I am amazed how quickly summer came and went and yet still parts crawled by. As I am still dealing with things which started earlier this summer, I can’t help but think that all the reading and listening I have been doing has helped time to march along. Certainly my book club selections have opened whole new worlds to me for which I am grateful to escape into as do my audiobook selections. September was a month filled with some wonderful selections, all very different from the next!
The influences of H.G. Wells, Agatha Christie, and the writers of Groundhog Day, Harold Ramis and Danny Rubin, can be seen throughout Stuart Turton’s debut novel, The 7 ½ Deaths of Evelyn Hardcastle. The English countryside setting is straight out of a Hercule Poirot mystery. Blackheath is the remote country estate of the wealthy Hardcastle family, who are throwing a party for their daughter, Evelyn, on the anniversary of their son’s murder. Family can be so twisted. The guests that have all been summoned were also present all those years ago, the night of the murder, except one. One guest, the narrator/protagonist, decided to come to Blackheath because he wanted to be there. This complex novel is further complicated by deliberately confusing the protagonist from the beginning.
Are people whom they appear to be? A question for the ages, and it’s presented rather cleverly. There is a large cast of characters to keep straight as we figure out the mystery. This gets tricky since we learn about many of them as the protagonist jumps from body to body, day by day. Each time he jumps, he has no recollection of who he is and what he learned about the murder when he was in the other bodies. So, there is a lot to keep straight.
Can people change given a chance to relive their mistakes? Would they repeat them, ever learn from them? Like the classic 1983 comedy Groundhog Day, Turton has turned this question into a darker story at Blackheath. An essential element of the story which some might find triggering is suicide. Overall, I liked the book; but being so confused for so long throughout made following along challenging. The audiobook is 17 hours and 4 minutes long and narrated by James Cameron Stewart.
I wasn’t sure what to expect when my August Literati book from Cheryl Stray’s Wild Reads arrived last month. Seeing Ghosts: A Memoir by Kat Chow sounded like a potentially scary memoir. In ways, Chow was haunted by images of her mother’s “taxidermic self,” picturing what her mother would be doing in situations after her death from cancer. They shared a fascination with death – a subject that many find uncomfortable to discuss, but Chow discussed freely with her mother. Like many memoirs, she talks about family, loss, love, and grief, but the book goes far beyond exploring the process of her loss and grief. The mother-daughter initial focus of the story is just part of the larger story.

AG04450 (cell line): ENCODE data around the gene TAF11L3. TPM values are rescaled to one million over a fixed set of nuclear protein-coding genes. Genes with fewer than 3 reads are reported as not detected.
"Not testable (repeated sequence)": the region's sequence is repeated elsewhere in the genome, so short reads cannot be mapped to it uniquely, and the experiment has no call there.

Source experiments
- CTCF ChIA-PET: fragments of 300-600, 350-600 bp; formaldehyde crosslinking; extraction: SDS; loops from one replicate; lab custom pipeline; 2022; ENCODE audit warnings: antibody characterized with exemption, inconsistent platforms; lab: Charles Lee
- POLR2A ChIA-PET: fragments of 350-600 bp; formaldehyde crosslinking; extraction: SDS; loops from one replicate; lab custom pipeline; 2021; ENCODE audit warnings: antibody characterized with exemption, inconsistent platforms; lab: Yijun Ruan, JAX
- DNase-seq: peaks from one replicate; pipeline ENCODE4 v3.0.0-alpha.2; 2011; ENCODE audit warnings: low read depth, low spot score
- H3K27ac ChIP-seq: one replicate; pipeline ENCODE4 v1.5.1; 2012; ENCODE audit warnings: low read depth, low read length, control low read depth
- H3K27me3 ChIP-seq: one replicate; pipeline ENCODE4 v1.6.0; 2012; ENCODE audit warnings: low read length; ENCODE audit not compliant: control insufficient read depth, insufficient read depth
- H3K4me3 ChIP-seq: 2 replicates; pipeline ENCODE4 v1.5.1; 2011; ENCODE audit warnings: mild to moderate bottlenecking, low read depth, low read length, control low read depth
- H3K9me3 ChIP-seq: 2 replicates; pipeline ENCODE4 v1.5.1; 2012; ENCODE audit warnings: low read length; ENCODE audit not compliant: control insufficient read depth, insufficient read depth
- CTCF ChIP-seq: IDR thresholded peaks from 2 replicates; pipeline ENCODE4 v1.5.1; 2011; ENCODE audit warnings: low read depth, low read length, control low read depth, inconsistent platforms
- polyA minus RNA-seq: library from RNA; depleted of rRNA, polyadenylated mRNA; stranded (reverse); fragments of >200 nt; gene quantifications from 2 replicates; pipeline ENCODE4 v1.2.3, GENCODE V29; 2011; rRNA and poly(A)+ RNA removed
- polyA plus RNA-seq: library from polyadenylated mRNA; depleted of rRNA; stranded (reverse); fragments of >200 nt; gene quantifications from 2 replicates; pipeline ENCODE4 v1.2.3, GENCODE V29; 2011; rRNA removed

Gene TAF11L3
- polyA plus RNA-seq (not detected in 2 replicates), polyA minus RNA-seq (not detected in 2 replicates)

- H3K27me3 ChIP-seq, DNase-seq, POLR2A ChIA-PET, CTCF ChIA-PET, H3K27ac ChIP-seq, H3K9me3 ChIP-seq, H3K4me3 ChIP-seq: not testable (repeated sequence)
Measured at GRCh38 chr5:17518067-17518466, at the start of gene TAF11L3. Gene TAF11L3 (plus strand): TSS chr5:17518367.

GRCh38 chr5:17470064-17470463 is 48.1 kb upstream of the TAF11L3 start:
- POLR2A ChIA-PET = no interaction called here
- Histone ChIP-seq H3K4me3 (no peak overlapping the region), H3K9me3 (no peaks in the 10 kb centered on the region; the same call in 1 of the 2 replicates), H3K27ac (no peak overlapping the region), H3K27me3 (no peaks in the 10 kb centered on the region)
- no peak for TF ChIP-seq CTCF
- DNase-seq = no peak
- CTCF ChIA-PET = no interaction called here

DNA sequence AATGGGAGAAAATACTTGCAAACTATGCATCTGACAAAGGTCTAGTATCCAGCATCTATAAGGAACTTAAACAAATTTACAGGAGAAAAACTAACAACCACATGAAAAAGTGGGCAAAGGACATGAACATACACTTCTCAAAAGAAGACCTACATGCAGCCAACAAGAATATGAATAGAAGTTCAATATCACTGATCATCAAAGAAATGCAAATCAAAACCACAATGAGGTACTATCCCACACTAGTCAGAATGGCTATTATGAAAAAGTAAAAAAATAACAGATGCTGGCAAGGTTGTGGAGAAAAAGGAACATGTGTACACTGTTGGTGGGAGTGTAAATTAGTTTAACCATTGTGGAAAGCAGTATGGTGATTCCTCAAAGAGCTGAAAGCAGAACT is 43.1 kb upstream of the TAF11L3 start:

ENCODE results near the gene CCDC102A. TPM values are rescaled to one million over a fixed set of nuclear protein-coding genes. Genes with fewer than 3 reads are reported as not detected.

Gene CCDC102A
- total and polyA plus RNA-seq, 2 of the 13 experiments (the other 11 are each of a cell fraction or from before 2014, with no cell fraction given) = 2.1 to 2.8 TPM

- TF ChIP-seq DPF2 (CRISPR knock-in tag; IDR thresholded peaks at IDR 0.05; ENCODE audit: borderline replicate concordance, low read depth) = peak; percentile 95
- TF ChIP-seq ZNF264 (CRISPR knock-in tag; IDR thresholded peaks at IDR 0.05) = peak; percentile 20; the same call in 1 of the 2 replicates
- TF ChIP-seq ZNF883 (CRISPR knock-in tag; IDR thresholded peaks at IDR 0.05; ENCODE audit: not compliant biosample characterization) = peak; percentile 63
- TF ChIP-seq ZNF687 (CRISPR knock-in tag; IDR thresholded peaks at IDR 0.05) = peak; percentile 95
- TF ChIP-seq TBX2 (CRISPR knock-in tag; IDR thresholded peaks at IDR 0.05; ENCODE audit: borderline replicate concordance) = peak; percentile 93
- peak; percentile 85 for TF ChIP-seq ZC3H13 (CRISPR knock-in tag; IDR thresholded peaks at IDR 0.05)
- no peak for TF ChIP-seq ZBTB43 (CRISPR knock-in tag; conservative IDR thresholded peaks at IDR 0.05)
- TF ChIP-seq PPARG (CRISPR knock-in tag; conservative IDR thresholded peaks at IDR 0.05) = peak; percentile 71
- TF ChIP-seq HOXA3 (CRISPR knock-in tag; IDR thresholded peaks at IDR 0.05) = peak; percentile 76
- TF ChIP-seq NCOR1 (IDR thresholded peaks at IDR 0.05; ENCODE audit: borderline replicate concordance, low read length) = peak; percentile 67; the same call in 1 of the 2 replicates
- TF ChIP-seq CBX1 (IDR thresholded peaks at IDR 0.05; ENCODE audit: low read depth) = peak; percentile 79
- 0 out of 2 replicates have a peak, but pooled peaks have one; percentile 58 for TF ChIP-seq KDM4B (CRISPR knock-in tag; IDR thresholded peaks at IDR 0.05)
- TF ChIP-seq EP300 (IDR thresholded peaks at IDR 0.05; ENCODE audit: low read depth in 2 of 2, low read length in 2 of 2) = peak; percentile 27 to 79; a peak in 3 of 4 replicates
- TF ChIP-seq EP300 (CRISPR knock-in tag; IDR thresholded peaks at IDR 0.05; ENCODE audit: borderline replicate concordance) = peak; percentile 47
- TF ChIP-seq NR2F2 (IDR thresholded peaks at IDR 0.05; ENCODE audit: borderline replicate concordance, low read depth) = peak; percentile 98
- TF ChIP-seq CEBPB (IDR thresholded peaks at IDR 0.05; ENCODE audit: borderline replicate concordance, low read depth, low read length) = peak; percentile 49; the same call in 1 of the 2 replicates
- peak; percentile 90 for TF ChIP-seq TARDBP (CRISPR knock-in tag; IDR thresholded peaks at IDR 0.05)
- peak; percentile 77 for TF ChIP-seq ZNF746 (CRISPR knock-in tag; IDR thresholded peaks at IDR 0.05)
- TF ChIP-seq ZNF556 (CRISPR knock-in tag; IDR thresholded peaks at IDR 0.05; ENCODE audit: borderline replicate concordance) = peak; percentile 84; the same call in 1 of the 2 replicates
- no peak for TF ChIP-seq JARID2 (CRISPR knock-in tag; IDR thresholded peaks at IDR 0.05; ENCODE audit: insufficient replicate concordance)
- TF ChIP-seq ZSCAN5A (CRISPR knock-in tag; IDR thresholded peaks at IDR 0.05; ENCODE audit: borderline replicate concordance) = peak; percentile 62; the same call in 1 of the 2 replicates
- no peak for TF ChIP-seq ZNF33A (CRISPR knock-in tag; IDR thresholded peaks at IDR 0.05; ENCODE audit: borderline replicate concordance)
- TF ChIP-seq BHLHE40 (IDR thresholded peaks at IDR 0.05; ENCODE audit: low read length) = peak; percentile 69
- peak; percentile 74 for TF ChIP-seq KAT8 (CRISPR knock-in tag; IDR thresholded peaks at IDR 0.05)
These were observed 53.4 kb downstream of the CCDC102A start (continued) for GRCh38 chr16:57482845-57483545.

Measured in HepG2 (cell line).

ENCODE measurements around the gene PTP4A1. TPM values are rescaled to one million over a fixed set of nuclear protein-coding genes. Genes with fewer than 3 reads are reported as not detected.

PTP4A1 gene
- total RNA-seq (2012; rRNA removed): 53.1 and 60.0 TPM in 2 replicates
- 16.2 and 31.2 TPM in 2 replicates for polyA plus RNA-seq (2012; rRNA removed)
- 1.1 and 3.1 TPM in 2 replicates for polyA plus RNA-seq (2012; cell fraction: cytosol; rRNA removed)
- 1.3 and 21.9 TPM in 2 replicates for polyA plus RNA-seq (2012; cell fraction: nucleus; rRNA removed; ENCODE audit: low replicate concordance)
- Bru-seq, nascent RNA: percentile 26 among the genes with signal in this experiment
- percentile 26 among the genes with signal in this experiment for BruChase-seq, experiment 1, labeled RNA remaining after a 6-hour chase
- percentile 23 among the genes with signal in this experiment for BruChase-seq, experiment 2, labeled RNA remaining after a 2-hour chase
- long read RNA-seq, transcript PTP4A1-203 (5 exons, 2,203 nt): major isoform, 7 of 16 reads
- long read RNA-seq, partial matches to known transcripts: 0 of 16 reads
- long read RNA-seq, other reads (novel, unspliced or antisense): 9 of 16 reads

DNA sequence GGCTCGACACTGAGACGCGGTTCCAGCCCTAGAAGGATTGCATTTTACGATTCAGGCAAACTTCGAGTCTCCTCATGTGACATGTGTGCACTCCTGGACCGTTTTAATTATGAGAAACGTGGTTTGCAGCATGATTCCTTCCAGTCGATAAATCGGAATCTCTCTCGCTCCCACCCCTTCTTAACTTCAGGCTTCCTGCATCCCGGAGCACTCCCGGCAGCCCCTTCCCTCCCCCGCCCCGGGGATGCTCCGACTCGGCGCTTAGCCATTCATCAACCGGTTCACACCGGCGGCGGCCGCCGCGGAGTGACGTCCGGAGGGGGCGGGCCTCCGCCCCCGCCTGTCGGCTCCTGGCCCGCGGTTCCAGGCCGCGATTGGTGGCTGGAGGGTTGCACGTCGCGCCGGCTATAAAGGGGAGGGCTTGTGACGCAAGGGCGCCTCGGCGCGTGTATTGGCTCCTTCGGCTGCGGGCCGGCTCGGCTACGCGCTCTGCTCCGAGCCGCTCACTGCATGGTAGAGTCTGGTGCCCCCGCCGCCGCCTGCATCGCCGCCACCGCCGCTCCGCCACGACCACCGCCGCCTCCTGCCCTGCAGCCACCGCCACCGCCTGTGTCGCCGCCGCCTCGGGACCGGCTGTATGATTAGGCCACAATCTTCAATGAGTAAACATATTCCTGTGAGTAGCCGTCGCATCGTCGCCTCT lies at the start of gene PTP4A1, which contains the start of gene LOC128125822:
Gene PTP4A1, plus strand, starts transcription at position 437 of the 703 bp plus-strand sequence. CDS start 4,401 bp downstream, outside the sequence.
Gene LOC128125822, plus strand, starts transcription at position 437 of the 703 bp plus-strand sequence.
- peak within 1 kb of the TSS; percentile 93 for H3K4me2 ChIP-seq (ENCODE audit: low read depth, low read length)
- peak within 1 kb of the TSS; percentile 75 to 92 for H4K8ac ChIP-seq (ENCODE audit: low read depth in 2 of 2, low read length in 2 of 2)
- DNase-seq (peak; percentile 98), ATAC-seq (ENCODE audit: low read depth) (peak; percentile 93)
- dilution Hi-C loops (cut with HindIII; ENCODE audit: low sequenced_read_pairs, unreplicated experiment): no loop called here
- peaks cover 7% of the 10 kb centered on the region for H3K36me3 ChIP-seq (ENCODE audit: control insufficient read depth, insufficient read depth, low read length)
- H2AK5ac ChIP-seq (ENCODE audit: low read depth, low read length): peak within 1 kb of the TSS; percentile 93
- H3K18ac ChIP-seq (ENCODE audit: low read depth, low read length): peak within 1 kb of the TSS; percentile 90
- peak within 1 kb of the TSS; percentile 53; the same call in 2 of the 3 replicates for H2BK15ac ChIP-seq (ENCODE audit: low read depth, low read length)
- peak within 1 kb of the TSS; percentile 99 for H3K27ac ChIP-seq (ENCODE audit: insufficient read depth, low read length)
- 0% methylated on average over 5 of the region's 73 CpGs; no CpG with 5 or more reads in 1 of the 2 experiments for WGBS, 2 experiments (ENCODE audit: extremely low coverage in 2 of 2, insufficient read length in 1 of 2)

I was pleasantly surprised to find this book to be an intimate and poignant narrative about three generations of Chow’s Chinese American family and how we are not just affected by death but how we can grow from it. Chow delves into her family’s history through her father’s plight to reunite the remains of his parents. Her extensive research of political and historical events shows how they directly altered the lives of her ancestors and millions of Chinese. She touches upon her struggle with trying to learn Cantonese, the language of her ancestors and mother, and how essential pieces are lost in assimilating with the American culture. She shares the rituals she learned from her mother as a child, not realizing their importance until later in life(like many of us). She uses humor effectively in demonstrating the absurdities life will throw at you in the worst of times. Her story is raw in places, making you feel as if you are reading her diary, as Chow processes her grief as she writes.
A great read and relatable in many ways, which surprised me a bit. I am a second-generation Greek American struggling to learn Greek via an app. I know and have seen how as time ticks by, cultural traditions are lost or fade and how the yearning to be able to speak the language of your grandparents makes you feel closer to them. Even if you never met them. Chow’s memoir Seeing Ghosts pays homage to her ancestors and her culture. At the very core, this book is about family and the relationships within a family, a story that almost everyone can relate to on some level.
I started listening to the Random House Audio version of Carrie Soto is Back on the last day of the 2022 US Open. Serena William, age 40, had played and lost her final match before retiring, and 19-year-old Carlos Alcaraz from Spain had just won the men’s singles title. I had forgotten how thrilling it is to witness athletes play at such a high and admirable level of physical skill and mental acuity.